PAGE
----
Bird feeding doesn't have to be limited to warm weather but can and should be provided all year long.
From the comfort of our own home, winter bird watching keeps us connected with nature while providing a vital lifeline to our feathered friends, getting them through some very tough times. A little TLC gives them a leg up on survival during frigid weather when food isn't readily available.
A nasty winter storm, with deep snow or ice cover, cuts off many birds from their natural food supplies and can actually cause them to starve. Backyard bird feeding makes a real contribution to their survival.
Some tips for successful winter feeding:
- Put out feeders with good size capacity and/or use multiple feeders to provide ample food especially during bad weather.
- Clean off feeders, platforms, and perches after each storm so seed is easily accessible.
- Provide nutritious seeds, such as black oil sunflower seed, hulled peanuts, Niger seed and white millet seed.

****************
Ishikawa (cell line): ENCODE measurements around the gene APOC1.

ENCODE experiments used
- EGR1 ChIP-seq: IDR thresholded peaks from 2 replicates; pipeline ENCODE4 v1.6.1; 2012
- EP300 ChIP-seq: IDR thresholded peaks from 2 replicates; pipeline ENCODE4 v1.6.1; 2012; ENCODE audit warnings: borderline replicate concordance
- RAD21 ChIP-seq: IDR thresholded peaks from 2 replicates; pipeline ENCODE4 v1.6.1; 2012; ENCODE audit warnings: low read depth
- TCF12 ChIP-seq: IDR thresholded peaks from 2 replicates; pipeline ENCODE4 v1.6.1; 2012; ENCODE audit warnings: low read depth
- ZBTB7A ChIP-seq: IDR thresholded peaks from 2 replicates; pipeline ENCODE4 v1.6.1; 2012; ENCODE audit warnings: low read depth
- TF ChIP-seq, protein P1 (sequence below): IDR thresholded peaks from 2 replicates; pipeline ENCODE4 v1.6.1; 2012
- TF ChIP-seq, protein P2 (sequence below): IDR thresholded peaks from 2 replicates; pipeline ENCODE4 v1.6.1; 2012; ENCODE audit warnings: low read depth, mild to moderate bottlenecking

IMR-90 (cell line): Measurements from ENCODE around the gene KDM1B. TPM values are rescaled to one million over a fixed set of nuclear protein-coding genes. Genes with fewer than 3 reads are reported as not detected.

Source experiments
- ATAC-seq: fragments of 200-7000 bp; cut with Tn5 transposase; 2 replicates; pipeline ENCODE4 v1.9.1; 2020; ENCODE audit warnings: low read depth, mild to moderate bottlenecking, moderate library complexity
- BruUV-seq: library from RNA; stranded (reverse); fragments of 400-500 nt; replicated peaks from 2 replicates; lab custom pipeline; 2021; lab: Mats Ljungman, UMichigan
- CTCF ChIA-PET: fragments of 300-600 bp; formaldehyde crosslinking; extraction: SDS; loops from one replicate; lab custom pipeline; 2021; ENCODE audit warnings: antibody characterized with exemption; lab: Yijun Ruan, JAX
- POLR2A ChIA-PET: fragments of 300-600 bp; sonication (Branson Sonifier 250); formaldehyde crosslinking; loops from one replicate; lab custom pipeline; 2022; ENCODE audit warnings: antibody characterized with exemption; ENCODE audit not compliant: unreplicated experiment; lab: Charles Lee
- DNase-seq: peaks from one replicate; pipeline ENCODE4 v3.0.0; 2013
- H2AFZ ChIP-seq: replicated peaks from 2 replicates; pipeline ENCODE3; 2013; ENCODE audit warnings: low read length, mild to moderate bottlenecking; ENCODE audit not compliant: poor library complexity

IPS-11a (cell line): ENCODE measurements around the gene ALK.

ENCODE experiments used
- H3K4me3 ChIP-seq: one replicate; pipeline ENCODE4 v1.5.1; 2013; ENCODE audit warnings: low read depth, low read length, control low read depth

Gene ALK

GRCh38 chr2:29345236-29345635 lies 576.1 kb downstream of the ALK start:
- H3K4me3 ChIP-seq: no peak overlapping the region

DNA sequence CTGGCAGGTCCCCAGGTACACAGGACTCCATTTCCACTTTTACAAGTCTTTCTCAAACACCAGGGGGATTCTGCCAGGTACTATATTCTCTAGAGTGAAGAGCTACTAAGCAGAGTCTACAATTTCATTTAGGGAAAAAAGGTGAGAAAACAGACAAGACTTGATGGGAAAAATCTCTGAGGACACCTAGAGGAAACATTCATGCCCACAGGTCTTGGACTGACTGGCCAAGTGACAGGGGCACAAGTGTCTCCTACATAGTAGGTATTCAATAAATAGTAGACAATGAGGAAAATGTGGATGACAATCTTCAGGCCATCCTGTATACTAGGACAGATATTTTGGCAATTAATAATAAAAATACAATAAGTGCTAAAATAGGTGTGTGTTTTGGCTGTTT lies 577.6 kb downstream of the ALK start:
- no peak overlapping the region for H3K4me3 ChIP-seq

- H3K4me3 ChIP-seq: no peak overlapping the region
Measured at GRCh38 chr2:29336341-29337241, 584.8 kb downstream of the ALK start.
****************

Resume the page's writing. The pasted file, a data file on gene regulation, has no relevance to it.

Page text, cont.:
- Birds need to burn more calories just to stay warm and offering fatty food like suet is a great idea. Peanut Butter is also popular with our feathered friends.
- Leave fruit and berries on trees, hedges, and bushes to provide a natural source of food throughout the winter.
- Keep your feeders full. Birds will rely on you to provide the much-needed calories, especially for those long, cold winter nights.
- Birds can become dehydrated in winter even if surrounded by ice and snow, if you can, put out a pan of water near the feeder on warmer days.
- Stamp down the snow below the feeders for the ground-feeding birds such as dark-eyed juncos, doves and many sparrows so they will be able to gather up the seed that drop from the feeders.
It’s never to late to start feeding birds. Most importantly, it's never to late to start enjoying mother nature. You will begin to recognize cardinal pairs, a band of blue jays, chickadees, morning doves (my favourite) and if you are like me, you will even entice crows to visit daily. Crows are so smart and play such an important role in the bird family.
Individually, I believe we can make a difference.
Collectively we can make a huge impact.